William Wallace is one of Scotland's greatest national heroes, undisputed leader of the Scottish resistance forces during the first years of the long and ultimately successful struggle to free Scotland from English rule at the end of the 13th Century.
Wallace was born in around 1270, in Ayrshire, Scotland. His father was Sir Malcolm Wallace, a small landowner and little-known Scottish knight who lived a peaceful life.
Initially William Wallace was educated at home by his mother, then given schooling and religious education by monks. Though William Wallace could read and write he was probably more interested in activities such as horsemanship, hunting and swordmanship - sparring with his elder brother.
William Wallace also grew up to become a powerful and sturdy young man, with a height of 6 foot 7 inches and a physique to match, he too was a giant of a man. It is often debated that it would have been impossible for such a man to exist in a time when the average height of a man was little over 5 feet.
William Wallace demonstrated an aptitude for a career in the Church. Here he was expressing his intellect by showing his command of French, Gaelic and Latin.
Wallace's father was killed in a skirmish with English troops. It is likely that the death of his father at the hands of the English contributed to Wallace's lifelong desire to fight for his nation's independence. Wallace lived the life of an outlaw, moving constantly to avoid the English, and occasionally confronting them with characteristic ferocity.
Outside the south-east corner of Scotland, there was widespread disorder, and opposition against the English was increasing. Wallace was involved in a fight with local soldiers. After killing several of them, he was overpowered and thrown into a dungeon where he was slowly starved. Wallace was left for dead, but sympathetic villagers nursed him back to health. When he had regained his strength, Wallace recruited several local rebels and began his systematic and merciless assault on the hated English and their Scottish sympathisers.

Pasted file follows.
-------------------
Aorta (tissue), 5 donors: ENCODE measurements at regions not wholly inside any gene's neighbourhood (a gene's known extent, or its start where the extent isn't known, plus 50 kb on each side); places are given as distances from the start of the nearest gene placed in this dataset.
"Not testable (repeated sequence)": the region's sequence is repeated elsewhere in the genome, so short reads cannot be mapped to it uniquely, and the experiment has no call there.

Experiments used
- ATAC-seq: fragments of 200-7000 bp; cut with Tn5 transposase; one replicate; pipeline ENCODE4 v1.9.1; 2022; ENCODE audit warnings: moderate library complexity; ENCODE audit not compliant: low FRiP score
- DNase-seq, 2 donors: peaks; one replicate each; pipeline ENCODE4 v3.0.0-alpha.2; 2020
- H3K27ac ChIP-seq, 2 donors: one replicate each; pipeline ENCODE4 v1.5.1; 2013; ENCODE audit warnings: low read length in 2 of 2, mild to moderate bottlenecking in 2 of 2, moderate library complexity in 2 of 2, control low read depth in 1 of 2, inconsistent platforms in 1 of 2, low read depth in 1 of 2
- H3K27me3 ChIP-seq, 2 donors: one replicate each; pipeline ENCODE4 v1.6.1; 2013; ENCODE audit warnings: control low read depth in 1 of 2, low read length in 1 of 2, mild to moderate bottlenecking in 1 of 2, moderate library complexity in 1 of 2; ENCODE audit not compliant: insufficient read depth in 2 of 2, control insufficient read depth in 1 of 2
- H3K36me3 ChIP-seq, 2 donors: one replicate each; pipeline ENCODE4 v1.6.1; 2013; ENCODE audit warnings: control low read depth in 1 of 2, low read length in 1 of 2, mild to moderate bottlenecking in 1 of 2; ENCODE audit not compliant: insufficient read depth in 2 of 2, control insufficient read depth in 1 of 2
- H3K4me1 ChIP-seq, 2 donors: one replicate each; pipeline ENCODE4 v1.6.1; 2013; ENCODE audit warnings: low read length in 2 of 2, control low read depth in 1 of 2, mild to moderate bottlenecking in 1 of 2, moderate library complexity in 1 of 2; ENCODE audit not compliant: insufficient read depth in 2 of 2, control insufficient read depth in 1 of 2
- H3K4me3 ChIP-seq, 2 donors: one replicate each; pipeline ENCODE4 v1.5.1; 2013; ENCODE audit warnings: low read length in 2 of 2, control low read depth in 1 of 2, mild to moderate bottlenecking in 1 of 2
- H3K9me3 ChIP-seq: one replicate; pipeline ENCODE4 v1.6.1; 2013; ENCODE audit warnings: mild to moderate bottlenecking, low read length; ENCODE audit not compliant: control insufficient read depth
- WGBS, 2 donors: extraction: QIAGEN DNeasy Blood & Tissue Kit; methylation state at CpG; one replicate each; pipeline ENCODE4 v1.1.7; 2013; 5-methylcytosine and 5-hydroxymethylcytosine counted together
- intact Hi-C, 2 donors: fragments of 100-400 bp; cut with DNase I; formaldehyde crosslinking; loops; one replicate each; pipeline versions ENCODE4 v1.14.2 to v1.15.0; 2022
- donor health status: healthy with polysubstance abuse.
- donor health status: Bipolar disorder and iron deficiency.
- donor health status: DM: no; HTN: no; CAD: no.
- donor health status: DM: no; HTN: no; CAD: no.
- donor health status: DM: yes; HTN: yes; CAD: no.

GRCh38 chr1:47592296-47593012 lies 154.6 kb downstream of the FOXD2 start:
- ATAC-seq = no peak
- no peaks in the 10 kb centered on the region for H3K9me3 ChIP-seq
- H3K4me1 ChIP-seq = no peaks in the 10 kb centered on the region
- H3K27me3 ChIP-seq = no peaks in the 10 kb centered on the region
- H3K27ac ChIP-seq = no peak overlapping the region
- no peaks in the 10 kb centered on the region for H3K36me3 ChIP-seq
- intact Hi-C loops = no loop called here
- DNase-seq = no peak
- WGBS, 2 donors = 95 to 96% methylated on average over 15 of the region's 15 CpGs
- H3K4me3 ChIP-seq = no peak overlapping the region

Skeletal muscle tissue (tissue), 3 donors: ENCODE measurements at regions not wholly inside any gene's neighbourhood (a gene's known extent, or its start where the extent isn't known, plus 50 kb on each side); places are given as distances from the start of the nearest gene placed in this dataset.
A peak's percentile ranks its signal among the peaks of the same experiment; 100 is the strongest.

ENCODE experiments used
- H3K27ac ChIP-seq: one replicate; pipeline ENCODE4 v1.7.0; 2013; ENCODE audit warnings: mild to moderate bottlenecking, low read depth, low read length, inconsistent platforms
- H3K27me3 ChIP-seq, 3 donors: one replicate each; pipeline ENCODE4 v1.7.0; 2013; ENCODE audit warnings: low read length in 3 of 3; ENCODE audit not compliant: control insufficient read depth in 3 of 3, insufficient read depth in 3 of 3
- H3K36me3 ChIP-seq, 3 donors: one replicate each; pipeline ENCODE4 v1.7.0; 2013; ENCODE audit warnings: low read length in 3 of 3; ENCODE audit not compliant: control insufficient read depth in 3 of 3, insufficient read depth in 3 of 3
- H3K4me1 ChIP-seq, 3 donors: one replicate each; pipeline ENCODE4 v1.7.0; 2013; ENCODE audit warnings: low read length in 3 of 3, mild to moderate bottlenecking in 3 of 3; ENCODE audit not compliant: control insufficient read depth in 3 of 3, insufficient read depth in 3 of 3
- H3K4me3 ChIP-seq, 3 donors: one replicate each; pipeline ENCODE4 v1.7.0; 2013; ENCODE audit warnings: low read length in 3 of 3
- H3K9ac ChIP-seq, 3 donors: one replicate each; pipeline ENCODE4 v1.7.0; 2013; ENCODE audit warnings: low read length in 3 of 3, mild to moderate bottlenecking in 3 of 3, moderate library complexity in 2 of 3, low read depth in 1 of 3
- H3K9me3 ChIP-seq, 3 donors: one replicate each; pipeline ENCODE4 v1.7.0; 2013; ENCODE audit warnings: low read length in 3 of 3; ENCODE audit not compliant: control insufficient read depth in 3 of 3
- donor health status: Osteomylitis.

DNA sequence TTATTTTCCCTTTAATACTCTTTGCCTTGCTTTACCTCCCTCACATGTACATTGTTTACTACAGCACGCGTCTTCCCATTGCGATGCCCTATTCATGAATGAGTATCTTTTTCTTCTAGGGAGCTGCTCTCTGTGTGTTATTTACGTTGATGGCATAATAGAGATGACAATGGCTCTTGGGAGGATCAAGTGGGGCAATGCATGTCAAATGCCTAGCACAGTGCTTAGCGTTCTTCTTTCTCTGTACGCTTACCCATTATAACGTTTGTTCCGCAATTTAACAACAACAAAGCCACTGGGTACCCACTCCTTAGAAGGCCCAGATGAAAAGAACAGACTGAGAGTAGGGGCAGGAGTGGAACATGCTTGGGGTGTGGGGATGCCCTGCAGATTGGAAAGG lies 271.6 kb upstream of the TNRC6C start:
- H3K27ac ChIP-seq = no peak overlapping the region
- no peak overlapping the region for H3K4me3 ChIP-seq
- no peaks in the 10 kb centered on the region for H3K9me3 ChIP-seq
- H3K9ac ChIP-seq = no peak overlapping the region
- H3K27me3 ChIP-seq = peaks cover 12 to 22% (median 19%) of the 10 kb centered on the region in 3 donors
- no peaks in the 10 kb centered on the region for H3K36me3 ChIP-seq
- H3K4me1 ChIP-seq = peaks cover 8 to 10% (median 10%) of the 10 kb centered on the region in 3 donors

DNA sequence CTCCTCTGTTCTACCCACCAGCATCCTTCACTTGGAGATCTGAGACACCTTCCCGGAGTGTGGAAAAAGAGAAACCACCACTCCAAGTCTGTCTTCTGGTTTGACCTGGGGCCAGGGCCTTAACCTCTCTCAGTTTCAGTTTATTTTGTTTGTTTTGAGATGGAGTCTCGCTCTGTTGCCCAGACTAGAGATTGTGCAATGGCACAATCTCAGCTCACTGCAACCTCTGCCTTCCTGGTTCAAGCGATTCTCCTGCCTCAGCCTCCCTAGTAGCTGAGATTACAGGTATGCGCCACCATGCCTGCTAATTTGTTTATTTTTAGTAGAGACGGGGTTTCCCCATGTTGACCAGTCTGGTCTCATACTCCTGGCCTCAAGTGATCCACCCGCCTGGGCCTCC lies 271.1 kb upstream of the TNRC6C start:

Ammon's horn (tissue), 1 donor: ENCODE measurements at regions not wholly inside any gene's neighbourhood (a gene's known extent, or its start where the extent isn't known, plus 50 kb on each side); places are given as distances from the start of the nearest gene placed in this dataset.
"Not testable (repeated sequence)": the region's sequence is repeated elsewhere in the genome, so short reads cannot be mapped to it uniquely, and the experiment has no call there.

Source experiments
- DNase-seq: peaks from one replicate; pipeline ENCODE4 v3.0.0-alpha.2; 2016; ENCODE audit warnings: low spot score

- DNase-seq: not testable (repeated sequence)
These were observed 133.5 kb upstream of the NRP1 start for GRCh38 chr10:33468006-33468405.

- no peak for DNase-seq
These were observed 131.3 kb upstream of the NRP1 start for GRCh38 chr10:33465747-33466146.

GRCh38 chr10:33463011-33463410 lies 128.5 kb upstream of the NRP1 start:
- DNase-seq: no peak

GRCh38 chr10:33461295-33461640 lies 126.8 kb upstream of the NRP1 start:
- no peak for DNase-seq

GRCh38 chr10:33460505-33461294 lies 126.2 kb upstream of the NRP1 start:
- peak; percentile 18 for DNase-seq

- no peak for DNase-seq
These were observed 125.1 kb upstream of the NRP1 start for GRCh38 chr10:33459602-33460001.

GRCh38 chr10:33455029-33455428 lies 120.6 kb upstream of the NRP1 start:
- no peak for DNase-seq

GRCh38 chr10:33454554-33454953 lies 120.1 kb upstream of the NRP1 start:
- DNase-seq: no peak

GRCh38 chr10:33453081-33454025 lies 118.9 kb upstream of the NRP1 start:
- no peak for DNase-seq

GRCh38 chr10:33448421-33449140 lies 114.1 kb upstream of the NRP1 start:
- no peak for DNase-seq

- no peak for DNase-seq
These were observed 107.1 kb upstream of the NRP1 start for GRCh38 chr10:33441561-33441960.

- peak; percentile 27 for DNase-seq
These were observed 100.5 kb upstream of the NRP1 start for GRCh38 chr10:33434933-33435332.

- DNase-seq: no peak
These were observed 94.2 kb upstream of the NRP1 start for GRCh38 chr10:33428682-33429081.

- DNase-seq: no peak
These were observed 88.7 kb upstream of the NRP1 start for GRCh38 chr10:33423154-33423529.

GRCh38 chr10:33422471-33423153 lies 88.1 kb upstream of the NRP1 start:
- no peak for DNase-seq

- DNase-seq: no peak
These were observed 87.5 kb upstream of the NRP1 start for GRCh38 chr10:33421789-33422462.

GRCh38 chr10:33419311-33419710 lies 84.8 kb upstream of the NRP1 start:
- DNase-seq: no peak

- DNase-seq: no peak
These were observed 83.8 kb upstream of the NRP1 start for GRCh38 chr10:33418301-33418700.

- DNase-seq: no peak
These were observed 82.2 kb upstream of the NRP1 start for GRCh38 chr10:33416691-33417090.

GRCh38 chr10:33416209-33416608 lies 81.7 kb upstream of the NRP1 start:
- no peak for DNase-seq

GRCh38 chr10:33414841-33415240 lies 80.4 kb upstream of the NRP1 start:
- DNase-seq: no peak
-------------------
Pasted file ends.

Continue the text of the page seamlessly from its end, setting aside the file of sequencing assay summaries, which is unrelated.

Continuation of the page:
As his support grew, Wallace's attacks broadened. With as many as 30 men, he avenged his father's death by killing the knight responsible and some of his soldiers. Now, he was no longer merely an outlaw but a local military leader who had struck down one of Edward's knights and some of his soldiers. William Wallace had become the king's enemy.
Although most of Scotland was in Scottish hands by August 1297, Wallace successfully recruited a band of commoners and small landowners to attack the remaining English garrisons between the Rivers Forth and Tay.
He had shown not only that he was a charismatic leader and warrior, but also that his tactical military ability was strong. Never before had a Scottish army so triumphed over an English aggressor. Wallace captured Stirling Castle and for the moment Scotland was almost free of occupying forces.
Wallace invaded northern England. Upon returning to Scotland in 1297, he was knighted and proclaimed guardian of the kingdom, ruling in Balliol's name. In less than six years, he had risen from obscurity to become Sir William Wallace.
Wallace's acclaim following the battle of Stirling Bridge was short-lived.
There was another battle between Wallace and this time king Edward. This also took place in Stirlin. Wallace's military reputation was ruined. He retreated to the thick woods nearby and resigned his guardianship.
In 1305, Wallace was betrayed by a Scottish knight in service to the English king, and arrested near Glasgow. He was taken to London and denied the status of a captured soldier.
On 23rd August 1305, he was executed.
Wallace's place as a hero in Scottish history is assured. There can be little doubt that he has always been revered as a self-effacing and passionate patriot by later generations of Scots. Wallace had never sought personal fame nor benefited from it. He had accrued neither wealth nor land.